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Does Green Tea Have Caffeine? How Much Caffeine Is In Green Tea [UK] 2023


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Medically reviewed by Melissa Mitri, MS, RD

does green tea have caffeine

Green tea is a popular drink among many individuals. It is not hard to understand why green tea is so popular, as it is a refreshing, hydrating drink that can also provide a feeling of calmness. 

Green tea has also been associated with many beneficial effects on one’s health and could potentially assist with weight loss.

While there is evidence of green tea benefits concerning health, you may ask yourself, does green tea have caffeine in it? If so, what is caffeine, and what does it do? Keep reading to find out!

Does Green Tea Contain Caffeine?

So, yes, green tea does contain caffeine, albeit lower than other teas. That being said, there are caffeine-free green tea varieties available on the market. Decaffeinated teas are widely available in the U.S., including decaf green tea bags and decaf green tea leaves.

Green tea is derived from the leaves of the Camellia sinensis plant.[3] Many people have been drinking green tea for centuries, and it is the second most consumed beverage worldwide after water. 

The other main varieties of tea are oolong tea and black tea. All three of these teas are derived from the same plant. The difference between them is green tea is made from unfermented leaves, oolong is made from partially fermented leaves, and black tea is made from fermented leaves. 

Since green tea is made from unfermented leaves, it has the highest polyphenol content. Polyphenols are antioxidants that have been shown to have health benefits and be protective against cancer and heart disease., 

Green tea also contains the amino acid  L-theanine, which may promote a calming effect. 

Another benefit to green tea that is attributed to it being made from unfermented leaves is that it has the lowest caffeine content in comparison to oolong tea and black tea. 

There are various forms of green tea blends and products, but does the caffeine content vary by product?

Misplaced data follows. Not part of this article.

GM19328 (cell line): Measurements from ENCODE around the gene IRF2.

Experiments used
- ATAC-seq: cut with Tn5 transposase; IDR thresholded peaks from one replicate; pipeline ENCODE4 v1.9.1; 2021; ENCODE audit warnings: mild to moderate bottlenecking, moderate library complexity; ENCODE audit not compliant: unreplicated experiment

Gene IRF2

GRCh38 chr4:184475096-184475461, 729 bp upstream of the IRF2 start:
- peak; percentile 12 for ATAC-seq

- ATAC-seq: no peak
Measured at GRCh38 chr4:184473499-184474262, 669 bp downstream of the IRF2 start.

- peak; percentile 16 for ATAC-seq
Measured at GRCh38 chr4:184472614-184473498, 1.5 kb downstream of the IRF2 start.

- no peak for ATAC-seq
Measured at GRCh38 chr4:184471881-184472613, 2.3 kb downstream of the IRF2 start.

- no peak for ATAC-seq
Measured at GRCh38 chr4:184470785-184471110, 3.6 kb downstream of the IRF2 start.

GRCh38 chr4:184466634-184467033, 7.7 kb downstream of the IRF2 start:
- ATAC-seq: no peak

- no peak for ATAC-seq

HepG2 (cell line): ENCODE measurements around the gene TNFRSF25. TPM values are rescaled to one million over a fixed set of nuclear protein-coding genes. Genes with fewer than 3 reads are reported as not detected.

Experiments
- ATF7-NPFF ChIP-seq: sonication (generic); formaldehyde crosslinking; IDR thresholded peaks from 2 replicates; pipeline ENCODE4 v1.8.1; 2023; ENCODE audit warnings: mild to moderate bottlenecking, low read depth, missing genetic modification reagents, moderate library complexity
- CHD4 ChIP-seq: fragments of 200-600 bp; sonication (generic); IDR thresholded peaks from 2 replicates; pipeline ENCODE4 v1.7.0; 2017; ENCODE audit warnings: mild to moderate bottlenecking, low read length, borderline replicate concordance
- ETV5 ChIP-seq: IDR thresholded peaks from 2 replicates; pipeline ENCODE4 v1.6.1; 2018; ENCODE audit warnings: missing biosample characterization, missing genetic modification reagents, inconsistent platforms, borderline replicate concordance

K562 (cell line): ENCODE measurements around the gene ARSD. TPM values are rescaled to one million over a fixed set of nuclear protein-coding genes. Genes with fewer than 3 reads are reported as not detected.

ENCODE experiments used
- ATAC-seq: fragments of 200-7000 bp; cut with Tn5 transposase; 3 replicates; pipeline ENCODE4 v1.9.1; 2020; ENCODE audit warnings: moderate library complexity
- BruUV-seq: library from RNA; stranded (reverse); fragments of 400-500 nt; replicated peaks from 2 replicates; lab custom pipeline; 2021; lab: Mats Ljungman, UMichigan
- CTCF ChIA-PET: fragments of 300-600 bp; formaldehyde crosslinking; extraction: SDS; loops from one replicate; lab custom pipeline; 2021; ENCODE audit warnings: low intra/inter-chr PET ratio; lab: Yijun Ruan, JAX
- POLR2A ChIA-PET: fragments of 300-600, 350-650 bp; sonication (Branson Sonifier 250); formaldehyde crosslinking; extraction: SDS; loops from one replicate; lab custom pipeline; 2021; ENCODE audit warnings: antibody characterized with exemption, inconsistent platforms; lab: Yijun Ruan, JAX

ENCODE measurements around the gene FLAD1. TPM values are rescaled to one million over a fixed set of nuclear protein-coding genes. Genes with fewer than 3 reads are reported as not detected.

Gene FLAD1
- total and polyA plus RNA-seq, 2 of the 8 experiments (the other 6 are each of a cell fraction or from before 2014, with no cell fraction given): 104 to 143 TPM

Does Green Tea Extract Have Caffeine?

Green tea extracts[4] can come in the form of concentrated liquid or powdered green teas. Green tea extracts contain caffeine if derived from pure green tea or they can be decaffeinated if derived from decaffeinated green tea. 

Green tea extracts can be used in food, beverages, and supplements. 

Does Jasmine Green Tea Have Caffeine?

This depends on the brewed green tea and whether or not it was made from regular green tea leaves or decaffeinated green tea leaves. This is because jasmine tea[5] is made by adding jasmine flower petals to brewed tea. This can be done to any cup of green tea that is or is not decaffeinated. 

Does Arizona Green Tea Have Caffeine?

Yes, Arizona green tea, a popular brand of beverage, offers several green tea beverages, and they all contain caffeine. While they have several varieties of teas, they do not offer decaffeinated versions. 

Does Organic Green Tea Have Caffeine?

Regular organic green tea does have caffeine, but decaf options are available as well. The only difference between organic green tea and conventional green tea is the use of certain pesticides and fertilizers. 

What Is Caffeine And What Does It Do?

Caffeine is widely consumed in food, beverages, supplements, and drugs, as detailed in a 2016 review article.[1] The most common way people consume caffeine is through brewed coffee, but other popular sources include tea varieties, chocolate food products, certain soft drinks, and energy drinks. 

The 2016 review also explained that caffeine is a central nervous system stimulant and reviews how caffeine is digested and how it can impact our mental alertness and physical state. The findings are explained in the sections below.

How Is Caffeine Absorbed? 

When we consume caffeine, it is rapidly absorbed by our bodies. While there is individual variation, typically, caffeine levels will reach their peak concentration within one hour of caffeine consumption. 

The effects of caffeine can last for three to five hours, depending on the person and if they consumed the caffeinated food or beverage alone or with a meal. 

Effects Of Caffeine On Mental Alertness

Eating foods or drinking beverages with a caffeine content of 32 to 300 milligrams has been associated with enhanced basic cognitive functions such as attention, vigilance, and reaction time. These findings were found to be enhanced when an individual was sleep deprived or fatigued. 

While low doses of caffeine have been shown to reduce anxiety, too much caffeine has been shown to have the opposite effect and can increase anxiety.

Effects Of Caffeine On Physical Performance

Physical performance, including endurance, muscle strength, and muscular endurance, have all been shown to be enhanced with caffeine consumption. Caffeine intake was also linked to a reduced perception of effort while exercising and lower pain sensations when exercising.

Caution should be used, however, as too much caffeine, or very high doses of approximately 450 milligrams or more, can negatively impact physical performance due to increased anxiety and stomach upset.

Caffeine Safety

The U.S. Food and Drug Administration recommends healthy adults consume no more than 400 milligrams[2] of caffeine each day. It’s important to note there is individual variability in caffeine tolerance, the amount of caffeine you can tolerate may differ. 

Pregnant or breastfeeding women and women planning to become pregnant are advised to speak to their healthcare provider if they have questions about caffeine intake. Caffeine-related concerns can also be directed to a Registered Dietitian Nutritionist. 

Overall, consuming caffeinated beverages or foods containing caffeine can have positive effects on our everyday lives. They can alleviate sleepiness and enhance productivity and physical performance.